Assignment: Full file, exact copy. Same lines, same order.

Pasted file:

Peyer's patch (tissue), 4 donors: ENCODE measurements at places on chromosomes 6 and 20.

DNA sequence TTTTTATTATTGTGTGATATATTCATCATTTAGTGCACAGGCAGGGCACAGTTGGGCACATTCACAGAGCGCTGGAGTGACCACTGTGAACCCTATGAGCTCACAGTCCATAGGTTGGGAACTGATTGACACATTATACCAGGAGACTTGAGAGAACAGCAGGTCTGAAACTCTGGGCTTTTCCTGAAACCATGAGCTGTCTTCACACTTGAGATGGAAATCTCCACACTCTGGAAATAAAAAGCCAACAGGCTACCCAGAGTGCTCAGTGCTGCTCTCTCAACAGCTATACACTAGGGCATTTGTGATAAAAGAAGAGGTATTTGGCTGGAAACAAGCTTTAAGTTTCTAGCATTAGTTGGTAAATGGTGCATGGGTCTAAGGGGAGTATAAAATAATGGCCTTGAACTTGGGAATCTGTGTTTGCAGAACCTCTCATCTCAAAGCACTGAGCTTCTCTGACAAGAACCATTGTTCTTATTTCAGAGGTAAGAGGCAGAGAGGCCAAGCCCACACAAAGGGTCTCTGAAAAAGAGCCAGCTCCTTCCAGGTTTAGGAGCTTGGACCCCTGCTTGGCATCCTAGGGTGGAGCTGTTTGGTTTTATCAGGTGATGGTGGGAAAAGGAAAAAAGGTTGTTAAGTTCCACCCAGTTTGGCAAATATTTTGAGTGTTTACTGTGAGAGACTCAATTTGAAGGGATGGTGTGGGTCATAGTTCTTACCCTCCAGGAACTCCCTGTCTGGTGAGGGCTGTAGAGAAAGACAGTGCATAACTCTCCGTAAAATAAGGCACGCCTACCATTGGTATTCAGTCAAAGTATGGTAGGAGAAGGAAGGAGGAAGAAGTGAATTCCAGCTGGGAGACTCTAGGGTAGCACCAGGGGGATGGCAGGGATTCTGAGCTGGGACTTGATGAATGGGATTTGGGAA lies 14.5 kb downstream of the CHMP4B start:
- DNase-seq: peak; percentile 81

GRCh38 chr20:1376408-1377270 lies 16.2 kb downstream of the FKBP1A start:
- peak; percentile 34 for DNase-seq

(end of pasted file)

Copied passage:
Peyer's patch (tissue), 4 donors: ENCODE measurements at places on chromosomes 6 and 20.

DNA sequence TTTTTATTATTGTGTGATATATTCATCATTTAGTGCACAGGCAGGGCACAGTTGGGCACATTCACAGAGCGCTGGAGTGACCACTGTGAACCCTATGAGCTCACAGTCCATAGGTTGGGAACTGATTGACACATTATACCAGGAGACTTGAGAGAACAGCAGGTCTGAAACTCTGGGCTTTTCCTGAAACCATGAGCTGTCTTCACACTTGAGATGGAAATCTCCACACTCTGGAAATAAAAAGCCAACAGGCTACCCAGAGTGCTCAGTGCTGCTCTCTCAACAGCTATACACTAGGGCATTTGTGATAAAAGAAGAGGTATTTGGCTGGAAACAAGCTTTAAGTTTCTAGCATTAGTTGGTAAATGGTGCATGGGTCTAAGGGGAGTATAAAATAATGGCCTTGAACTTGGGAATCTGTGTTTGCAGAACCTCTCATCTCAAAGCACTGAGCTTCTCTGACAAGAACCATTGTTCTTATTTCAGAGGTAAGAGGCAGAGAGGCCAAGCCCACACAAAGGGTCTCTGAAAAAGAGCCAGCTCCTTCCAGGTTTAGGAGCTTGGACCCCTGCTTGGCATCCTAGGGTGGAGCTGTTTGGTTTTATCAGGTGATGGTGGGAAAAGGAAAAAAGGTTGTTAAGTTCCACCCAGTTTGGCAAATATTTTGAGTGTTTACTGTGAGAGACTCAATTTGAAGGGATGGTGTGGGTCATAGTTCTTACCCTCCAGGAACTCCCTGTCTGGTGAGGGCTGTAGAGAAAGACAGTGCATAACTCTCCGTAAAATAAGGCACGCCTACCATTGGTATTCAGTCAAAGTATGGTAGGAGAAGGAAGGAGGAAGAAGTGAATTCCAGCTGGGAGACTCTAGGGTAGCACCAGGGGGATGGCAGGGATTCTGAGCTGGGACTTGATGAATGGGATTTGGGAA lies 14.5 kb downstream of the CHMP4B start:
- DNase-seq: peak; percentile 81

GRCh38 chr20:1376408-1377270 lies 16.2 kb downstream of the FKBP1A start:
- peak; percentile 34 for DNase-seq